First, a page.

Water bottles…check. Canned food…check. Gas cans, battery packs, and a weather radio…check. Nintendo Switch…check!
Hi, I’m Travis and I survived the onslaught of Hurricane/Tropical Storm Harvey. I live in Southeast Texas, outside of Houston, where it rained between 52 to 60+ inches during Harvey’s visit to our fine area. Nearly 3 feet of that was overnight. I saw the water rise and move over acres of land on my own property. This water then created a current that ran around (but, thank God, not through) my house. I took calls from family members, students, and friends as their homes began to fill with multiple feet of water. I have witnessed streets and communities that have never flooded turn into lakes and rivers. And I still have to weave through neighborhood streets that had their innards torn out to save homes from the vile mold which permeates the air. It still burns through my nostrils. The last few weeks have been tough on everyone around but thankfully we all have our little distractions to ease us in this trying time. My distraction has been the only console you can carry around during a hurricane from start to finish. I’m of course talking about the Nintendo Switch.
The great thing about the system, first off, is the fact that when the lights are flickering on and off you can actually keep playing your game. Sure, there might be random things flying against your windows and the occasional (read “constant”) tornado warnings badgering your eardrums – but that doesn’t matter when you need to get to the next battle in Mario + Rabbids. There is plenty of video online showing Nintendo made a product that will survive a 1000 ft drop relatively unscathed. So, if you do get hit by a tornado then you probably won’t have to worry about the Switch receiving too much damage.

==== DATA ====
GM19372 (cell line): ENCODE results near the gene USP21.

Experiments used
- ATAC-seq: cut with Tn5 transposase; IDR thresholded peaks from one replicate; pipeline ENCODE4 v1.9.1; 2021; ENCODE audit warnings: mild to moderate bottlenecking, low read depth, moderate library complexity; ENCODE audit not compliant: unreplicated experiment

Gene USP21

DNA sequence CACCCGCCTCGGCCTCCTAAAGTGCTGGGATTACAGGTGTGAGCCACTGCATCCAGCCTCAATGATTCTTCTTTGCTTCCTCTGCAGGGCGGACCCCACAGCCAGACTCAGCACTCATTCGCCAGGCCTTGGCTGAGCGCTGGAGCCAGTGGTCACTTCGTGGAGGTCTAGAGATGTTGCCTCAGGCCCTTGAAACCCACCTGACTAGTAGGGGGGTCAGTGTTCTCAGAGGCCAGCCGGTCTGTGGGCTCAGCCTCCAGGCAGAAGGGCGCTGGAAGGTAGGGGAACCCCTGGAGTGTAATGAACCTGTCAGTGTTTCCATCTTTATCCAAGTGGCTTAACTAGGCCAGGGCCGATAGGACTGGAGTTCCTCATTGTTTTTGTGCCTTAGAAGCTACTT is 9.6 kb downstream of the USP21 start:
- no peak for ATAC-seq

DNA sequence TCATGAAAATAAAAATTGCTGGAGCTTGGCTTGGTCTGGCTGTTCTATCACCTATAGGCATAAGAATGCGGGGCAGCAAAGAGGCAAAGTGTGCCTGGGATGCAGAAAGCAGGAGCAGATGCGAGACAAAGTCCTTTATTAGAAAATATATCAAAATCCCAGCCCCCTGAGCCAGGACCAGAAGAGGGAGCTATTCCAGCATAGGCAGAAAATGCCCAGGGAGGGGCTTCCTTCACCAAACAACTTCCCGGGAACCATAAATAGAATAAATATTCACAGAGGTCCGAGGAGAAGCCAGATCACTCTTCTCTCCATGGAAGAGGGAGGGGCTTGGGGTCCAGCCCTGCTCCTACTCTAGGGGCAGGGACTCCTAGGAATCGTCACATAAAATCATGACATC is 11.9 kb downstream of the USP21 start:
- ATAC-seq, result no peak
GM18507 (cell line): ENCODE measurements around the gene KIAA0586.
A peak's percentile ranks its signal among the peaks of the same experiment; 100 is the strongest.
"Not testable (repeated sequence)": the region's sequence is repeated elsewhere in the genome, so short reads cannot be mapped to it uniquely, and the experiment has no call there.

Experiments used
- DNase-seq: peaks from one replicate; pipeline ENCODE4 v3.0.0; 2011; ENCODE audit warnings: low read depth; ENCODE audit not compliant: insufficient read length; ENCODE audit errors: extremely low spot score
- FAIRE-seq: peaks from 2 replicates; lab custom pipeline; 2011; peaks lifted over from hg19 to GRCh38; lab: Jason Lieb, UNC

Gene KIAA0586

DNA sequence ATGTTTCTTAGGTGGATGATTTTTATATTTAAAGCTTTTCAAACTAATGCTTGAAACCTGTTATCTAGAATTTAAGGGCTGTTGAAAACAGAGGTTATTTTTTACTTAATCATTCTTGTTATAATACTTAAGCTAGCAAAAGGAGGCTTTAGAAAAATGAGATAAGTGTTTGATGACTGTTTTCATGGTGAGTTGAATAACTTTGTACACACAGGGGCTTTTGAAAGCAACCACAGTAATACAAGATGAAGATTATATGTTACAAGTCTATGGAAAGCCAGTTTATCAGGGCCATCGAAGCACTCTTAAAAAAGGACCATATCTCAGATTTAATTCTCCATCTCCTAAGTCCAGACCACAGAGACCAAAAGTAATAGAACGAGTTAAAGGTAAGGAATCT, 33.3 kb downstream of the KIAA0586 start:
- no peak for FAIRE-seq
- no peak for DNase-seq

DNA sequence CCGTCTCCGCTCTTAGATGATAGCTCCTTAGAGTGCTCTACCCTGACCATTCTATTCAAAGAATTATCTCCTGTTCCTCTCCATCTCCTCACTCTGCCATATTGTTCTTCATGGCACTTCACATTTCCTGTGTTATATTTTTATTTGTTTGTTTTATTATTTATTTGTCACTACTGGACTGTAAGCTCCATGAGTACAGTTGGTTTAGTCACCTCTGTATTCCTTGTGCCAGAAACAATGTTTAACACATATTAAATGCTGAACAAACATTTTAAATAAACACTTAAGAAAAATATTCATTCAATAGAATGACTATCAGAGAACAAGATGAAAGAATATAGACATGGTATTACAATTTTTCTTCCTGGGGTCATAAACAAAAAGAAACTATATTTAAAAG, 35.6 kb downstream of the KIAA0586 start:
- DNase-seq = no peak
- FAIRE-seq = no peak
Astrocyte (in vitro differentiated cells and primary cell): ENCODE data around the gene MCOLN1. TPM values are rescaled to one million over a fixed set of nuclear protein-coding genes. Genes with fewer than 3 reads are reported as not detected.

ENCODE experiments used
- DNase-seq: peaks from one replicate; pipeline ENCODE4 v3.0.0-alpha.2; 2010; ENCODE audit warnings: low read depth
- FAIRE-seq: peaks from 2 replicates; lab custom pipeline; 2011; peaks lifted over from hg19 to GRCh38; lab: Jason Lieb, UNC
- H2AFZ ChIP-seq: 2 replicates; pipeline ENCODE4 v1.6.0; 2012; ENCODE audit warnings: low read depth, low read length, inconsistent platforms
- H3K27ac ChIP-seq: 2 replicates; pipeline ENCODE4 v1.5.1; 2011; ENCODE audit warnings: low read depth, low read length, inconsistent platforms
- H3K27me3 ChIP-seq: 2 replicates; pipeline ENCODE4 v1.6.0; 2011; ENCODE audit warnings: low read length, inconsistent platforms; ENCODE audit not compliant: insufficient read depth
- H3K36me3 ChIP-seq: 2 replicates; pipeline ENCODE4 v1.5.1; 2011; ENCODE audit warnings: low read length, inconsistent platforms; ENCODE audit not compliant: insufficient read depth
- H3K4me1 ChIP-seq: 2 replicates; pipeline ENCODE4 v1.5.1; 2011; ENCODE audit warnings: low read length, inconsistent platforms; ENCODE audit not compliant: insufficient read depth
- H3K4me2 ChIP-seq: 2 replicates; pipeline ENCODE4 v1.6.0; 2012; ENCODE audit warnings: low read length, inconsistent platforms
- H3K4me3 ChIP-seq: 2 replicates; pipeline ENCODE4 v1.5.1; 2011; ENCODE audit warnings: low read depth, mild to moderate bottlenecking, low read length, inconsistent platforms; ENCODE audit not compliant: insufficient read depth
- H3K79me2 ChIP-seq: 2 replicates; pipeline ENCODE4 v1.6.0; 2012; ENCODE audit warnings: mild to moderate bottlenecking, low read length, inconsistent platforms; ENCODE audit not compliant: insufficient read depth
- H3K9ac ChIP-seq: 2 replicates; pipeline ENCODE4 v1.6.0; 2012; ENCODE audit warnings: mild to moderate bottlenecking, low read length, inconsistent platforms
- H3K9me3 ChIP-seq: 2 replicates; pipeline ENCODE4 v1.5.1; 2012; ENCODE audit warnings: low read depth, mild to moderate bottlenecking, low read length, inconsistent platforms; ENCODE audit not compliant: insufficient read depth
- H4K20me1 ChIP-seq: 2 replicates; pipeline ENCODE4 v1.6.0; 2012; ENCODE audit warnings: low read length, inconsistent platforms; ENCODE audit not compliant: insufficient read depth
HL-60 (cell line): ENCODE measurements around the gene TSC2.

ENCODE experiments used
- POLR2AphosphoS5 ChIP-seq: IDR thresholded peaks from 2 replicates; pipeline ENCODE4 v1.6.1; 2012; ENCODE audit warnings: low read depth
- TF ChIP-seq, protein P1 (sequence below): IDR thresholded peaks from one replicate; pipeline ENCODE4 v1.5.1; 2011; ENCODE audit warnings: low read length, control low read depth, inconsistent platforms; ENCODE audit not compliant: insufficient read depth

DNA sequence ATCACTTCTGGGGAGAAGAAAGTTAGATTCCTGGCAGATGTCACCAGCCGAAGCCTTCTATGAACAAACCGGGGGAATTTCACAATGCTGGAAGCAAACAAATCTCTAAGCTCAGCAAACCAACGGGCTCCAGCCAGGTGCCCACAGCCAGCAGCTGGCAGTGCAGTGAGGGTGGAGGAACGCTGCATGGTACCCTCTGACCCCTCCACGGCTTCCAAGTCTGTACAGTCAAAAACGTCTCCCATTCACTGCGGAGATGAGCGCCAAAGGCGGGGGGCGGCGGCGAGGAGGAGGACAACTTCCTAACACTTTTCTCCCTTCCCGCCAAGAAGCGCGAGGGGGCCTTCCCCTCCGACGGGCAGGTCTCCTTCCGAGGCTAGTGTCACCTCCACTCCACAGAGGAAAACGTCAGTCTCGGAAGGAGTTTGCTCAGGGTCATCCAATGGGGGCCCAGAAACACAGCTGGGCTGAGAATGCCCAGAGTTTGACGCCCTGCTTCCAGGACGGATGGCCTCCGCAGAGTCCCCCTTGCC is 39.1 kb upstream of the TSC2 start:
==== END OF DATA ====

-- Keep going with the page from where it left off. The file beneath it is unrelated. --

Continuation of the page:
This is a shot of what I was sharing with family members an acre away when the water began moving between us and surrounding both houses. By 3am the water was well beyond the “shallow” area. Everyone was safe, thankfully.
When the lights do go out – and they will – you can use the system to charge anything with a USB type C cable input. So think of that Switch as an emergency battery pack for your laptop and cell phone until you get to a safer place. You’ll realize how useful this is when somebody on Facebook warns you that the local alligator sanctuary is about to flood above the fence releasing 350 of those overly-friendly and toothy fellas. It’s important to stay connected, even when you don’t know how much of the information is true.
Once you find out that your electricity won’t be on for a couple weeks you break out the generator. Once your generator that was purchased in 2005 during Hurricane Rita finally kicks the bucket it’s time to hit the road for awhile. You can squeeze the last bit of life out of the Switch battery to help charge your phone when you check to see if the rivers have gone down enough to get the heck out of there. You technically could charge it up in the car, but don’t use up too much of that sweet, sweet gasoline: there might not be any available for a 100 mile radius. If you are lucky, as I was, you will find out that there is only a half mile of water to drive through – which is totally doable in a truck! Break out that Switch car charger and throw the system on the top of your dash just in case water gets on your floorboards. You might need the battery life later. Heck, the family members or neighbors tagging along with you might want to play a game to calm their nerves while you carefully follow the yellow lines of the road through the murky waters.